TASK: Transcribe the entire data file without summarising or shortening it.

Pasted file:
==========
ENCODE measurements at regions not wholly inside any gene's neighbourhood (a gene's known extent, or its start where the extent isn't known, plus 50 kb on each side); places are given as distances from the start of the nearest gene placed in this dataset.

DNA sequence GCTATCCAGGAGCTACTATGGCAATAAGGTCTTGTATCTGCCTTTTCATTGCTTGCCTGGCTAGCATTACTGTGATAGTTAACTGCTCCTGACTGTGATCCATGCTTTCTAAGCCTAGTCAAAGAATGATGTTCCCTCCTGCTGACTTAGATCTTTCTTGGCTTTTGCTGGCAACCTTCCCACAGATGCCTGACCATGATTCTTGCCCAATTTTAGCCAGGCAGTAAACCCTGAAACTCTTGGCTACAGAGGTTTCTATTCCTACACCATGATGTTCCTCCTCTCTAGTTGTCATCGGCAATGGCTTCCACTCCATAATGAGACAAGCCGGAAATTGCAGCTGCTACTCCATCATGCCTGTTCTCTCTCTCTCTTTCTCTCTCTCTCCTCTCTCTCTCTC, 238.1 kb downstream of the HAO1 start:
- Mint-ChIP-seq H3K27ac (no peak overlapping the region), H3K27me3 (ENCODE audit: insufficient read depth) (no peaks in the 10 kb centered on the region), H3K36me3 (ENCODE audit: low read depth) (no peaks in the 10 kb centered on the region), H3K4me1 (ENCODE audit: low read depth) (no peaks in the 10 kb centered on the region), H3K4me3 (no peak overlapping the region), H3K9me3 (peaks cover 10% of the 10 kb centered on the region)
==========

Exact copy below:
ENCODE measurements at regions not wholly inside any gene's neighbourhood (a gene's known extent, or its start where the extent isn't known, plus 50 kb on each side); places are given as distances from the start of the nearest gene placed in this dataset.

DNA sequence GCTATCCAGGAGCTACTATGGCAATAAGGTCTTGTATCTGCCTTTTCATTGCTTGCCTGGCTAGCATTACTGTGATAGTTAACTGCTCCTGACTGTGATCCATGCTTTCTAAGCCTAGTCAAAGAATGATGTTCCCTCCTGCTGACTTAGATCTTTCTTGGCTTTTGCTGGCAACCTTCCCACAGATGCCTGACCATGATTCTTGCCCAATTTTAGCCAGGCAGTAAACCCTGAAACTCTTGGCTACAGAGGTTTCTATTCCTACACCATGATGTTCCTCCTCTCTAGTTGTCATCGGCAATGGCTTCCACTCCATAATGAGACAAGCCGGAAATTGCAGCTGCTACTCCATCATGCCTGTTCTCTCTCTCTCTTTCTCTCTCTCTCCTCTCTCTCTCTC, 238.1 kb downstream of the HAO1 start:
- Mint-ChIP-seq H3K27ac (no peak overlapping the region), H3K27me3 (ENCODE audit: insufficient read depth) (no peaks in the 10 kb centered on the region), H3K36me3 (ENCODE audit: low read depth) (no peaks in the 10 kb centered on the region), H3K4me1 (ENCODE audit: low read depth) (no peaks in the 10 kb centered on the region), H3K4me3 (no peak overlapping the region), H3K9me3 (peaks cover 10% of the 10 kb centered on the region)